From Antifa International
Many people are familiar with the Good Night White Pride logo – a silhouette image of an anti-racist kicking a neo-nazi in the head. But few people know that the image comes from a photo taken at a 1998 counterprotest of a KKK rally in Ann Arbor, Michigan. Last year, we ran an article detailing the history of the GNWP photo, but we weren’t able to find out who the anti-racist in the famous photo was.
Then a few weeks ago, when we were contacted by the gentleman introducing his foot to a KKK supporter’s head in the photo. Here is what Harlon Jones told us:
Antifa International: Who were you in ‘98?
Harlon Jones: In 1998, I was 18, and was working at this store on-campus. Two years before some people I went to school with had shut down the Klan when they tried to do the same thing. One of my good friends was arrested at that event. So then, in ‘98, I would see the posters all around campus “come out on Saturday, we’re going to fight against the KKK.” So naturally I was telling all my friends that we needed to get down there and get into it and see what’s going on. Everyone was always sitting around talking about how they feel about stuff and we’d always say that we could sit around and be as conscious or informed as we want to about a situation but as long as it was just us sitting here, then that’s going absolutely nowhere.
AI: So you saw a disconnect between being conscious and taking action?
HJ: Absolutely. Especially now, when it’s so easy for people to just post something and then forget about the whole issue. Back then it was more imperative to be out there physically. To me, it just seemed like something that I had to be a part of.
AI: Had you ever been at anything like that counter-protest before?
HJ: I used to do non-profit work with my uncle in California. And we used to do different stuff in the city, where my father and my aunties used to try to make sure that we were aware of what was going on around us. But as far as that kind of confrontation – that was kind of new to me. But when I saw the posters, I said to myself “I gotta be there!”
The beautiful thing about the demo was all the different faces and different races that came out. I’ll always remember this really small college girl – I think she was Latina maybe – screaming at the top of her lungs with her fist in the air. And that’s what it was – people who really believed in what they were doing were right there, all together!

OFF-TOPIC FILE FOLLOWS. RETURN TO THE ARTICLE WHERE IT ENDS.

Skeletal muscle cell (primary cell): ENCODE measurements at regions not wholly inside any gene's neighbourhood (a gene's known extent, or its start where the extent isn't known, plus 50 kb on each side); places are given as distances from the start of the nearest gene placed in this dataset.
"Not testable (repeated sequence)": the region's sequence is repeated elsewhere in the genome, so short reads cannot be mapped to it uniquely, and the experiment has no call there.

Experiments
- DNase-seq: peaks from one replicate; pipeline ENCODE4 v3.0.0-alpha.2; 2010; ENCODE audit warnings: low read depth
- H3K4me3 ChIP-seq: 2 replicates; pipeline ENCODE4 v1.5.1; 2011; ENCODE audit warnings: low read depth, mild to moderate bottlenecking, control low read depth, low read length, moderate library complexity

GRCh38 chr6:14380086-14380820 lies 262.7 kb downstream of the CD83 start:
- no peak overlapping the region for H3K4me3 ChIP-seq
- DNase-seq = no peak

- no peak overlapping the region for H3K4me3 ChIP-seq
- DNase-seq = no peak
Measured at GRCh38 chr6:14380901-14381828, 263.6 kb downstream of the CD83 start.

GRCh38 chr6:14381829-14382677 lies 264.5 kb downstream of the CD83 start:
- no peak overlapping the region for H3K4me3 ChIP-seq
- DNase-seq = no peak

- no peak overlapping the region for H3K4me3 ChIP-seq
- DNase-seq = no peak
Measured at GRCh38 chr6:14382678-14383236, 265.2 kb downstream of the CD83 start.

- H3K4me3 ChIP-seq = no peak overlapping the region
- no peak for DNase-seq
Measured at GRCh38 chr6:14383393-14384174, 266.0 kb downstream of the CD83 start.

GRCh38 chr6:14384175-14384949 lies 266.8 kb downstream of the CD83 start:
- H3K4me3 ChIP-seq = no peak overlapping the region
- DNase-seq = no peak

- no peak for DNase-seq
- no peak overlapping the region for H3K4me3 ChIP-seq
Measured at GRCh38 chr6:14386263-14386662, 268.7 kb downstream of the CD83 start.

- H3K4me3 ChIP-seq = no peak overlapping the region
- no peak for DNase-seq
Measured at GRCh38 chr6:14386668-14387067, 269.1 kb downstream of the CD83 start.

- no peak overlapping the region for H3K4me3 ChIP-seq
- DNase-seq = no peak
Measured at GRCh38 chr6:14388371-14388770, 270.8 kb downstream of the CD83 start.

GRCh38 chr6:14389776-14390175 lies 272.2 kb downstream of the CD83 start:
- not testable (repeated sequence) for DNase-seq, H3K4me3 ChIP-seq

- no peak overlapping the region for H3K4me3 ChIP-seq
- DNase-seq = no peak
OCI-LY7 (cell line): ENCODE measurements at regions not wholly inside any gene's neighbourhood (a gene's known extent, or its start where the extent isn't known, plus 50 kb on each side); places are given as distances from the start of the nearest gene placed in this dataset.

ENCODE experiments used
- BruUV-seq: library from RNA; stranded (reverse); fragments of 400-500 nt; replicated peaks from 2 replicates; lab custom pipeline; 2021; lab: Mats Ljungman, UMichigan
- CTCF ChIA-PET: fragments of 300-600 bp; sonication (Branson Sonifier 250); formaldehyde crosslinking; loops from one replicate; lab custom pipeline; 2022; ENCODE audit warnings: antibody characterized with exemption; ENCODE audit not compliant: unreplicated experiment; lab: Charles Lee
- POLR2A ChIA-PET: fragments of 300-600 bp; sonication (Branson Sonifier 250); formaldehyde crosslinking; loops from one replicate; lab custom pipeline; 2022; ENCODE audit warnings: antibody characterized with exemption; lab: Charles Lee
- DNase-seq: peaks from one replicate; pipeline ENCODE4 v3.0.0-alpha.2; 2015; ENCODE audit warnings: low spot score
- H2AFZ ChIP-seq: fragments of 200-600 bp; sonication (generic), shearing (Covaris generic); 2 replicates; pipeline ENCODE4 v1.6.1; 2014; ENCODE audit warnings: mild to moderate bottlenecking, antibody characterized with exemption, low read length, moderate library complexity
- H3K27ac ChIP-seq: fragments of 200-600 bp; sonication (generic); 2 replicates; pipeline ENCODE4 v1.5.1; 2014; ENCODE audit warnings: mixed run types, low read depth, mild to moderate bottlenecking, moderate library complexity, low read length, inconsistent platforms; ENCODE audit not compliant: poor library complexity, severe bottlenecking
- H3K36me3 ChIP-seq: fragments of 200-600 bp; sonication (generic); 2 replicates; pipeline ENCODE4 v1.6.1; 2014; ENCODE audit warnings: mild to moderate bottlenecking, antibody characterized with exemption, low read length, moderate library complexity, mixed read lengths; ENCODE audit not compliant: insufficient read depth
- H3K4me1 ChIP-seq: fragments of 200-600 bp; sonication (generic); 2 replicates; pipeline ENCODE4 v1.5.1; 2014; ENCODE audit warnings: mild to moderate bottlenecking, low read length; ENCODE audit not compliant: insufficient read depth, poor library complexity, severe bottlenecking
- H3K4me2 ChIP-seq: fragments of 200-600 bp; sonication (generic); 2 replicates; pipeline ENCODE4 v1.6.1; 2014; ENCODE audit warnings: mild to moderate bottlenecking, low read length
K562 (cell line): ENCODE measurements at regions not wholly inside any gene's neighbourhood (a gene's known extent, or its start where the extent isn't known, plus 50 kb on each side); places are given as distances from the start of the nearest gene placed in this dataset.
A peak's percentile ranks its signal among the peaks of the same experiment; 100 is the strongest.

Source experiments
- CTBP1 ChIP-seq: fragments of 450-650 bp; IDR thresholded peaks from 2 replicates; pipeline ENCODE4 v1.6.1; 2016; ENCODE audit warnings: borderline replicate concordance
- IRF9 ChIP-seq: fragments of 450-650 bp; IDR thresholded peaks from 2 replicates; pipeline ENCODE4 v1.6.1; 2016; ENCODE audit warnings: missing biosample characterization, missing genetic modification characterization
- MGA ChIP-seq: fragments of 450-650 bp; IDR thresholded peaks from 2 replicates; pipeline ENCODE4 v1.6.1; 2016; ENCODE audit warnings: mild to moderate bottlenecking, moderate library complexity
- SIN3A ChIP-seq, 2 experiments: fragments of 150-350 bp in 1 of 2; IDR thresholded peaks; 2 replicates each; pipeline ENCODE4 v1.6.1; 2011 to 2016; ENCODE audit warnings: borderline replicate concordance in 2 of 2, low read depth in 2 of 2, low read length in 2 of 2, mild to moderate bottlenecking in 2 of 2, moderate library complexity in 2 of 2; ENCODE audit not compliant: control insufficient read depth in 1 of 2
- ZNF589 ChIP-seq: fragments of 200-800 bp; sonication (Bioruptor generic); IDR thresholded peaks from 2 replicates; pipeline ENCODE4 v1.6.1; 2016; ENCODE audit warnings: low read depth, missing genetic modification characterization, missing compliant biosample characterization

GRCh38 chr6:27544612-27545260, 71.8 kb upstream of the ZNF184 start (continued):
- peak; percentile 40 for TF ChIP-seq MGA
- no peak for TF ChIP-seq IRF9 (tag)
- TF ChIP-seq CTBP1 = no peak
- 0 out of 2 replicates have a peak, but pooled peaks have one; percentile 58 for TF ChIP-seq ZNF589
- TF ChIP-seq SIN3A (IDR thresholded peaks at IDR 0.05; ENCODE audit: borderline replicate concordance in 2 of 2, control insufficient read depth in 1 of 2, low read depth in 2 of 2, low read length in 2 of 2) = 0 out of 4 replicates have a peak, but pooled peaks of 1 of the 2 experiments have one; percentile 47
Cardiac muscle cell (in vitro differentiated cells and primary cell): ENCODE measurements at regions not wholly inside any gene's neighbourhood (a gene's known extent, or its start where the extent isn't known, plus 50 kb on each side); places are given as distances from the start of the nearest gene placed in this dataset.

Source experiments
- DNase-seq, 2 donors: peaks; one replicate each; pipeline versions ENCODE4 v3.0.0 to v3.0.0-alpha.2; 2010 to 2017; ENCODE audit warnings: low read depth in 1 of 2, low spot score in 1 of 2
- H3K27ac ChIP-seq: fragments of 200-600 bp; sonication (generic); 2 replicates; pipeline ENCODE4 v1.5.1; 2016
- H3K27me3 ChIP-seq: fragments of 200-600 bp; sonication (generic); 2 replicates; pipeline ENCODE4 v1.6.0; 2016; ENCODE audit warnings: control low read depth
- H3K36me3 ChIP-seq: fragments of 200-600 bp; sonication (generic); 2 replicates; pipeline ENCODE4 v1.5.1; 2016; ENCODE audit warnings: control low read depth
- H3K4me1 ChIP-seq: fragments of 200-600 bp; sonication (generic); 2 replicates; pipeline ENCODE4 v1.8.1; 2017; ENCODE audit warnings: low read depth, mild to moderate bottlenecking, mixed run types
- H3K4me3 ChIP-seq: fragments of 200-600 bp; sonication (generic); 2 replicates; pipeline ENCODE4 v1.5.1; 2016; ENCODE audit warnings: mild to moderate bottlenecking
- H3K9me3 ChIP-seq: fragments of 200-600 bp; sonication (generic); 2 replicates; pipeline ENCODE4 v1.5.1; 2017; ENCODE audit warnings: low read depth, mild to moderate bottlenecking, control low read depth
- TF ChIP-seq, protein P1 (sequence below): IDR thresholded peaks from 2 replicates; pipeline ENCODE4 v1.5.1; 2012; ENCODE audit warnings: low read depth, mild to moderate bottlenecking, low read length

So I go down to the union building on-campus and they’re handing out blue bandanas and lawyers are handing out their cards, telling us they’ll defend us for free if we’re arrested. From there, we all starting marching downtown. I remember us chanting “KKK! COME TO OUR TOWN? WHAT DO WE DO? SHUT ‘EM DOWN!” Then we got to city hall there was all the riot police with their shields, and fences with barbed wire on top all set up. This was the first time I had seen that level of police activity.
Then there were these people called the “peace keepers.” They had yellow jackets and they wanted us to calm down and go somewhere else and sing “Kumbaya” and shit.
AI: How’d that go over with people?
HJ: Really not well. People were shunning them, telling them to get the hell out of there. But at this time, there’s really nothing going on. People are standing around. And I’m like “where’s the action?” And people are trying to figure out where the KKK are at.
Then all of a sudden, I saw people running in the other direction, so I ran that way and there’s like five people chasing the guy you see in the picture, his friend, and one of their girlfriends. One of them had been approached and asked if they were KKK and he said yes. So we were kinda chasing them and the smaller guy and his girl got away but the other, bigger guy – it just felt like everybody backed up for one millisecond and I just came in and kicked him.
And I’ll never forget that right after that someone came up to me and said “Yo! They’re taking pictures of you man! Change hats with me!” So for the rest of the day, I didn’t even have the same hat.
But to me that was a small incidental part of the day. Even though the image is what it is. After that, we all went back to the thing and it was amazing how the crowd just starting communicating with each other. The crowd was like “we’re going to get up to the gate and we’re going to take it down!” So you just saw people moving in small groups towards the gate and we attempted to take the gate down. And the peace keepers were literally on their hands and knees under the gates, trying to keep us from taking the gate down.
And then, just like before, the crowd started talking, saying that there was a second, smaller gate behind city hall. So we started moving over there in small groups of twos and threes. The police tried to come from the inside but it was a much smaller gate. There was a rock garden across the street. Everybody just went over there and grabbed rocks and hurled them at the cops. It was the best scene I’ve ever seen in my life – the cops retreating! I swear to God, I’ve never seen anything more fulfilling than the cops running away like that.
So we rip down the gate and we’re passing it through the crowd and cheering and then the cops come back shooting tear gas, but shooting them at people. Like my boy Michael took one right in the chest. When it was all over, we marched back down the street, kind of in victory, you know? So me and Michael and a couple of people hung out and had some beers and talked about the day – everybody’s adrenaline was so high, you know? The goal was to have the KKK never come back to Ann Arbor again. And we achieved that.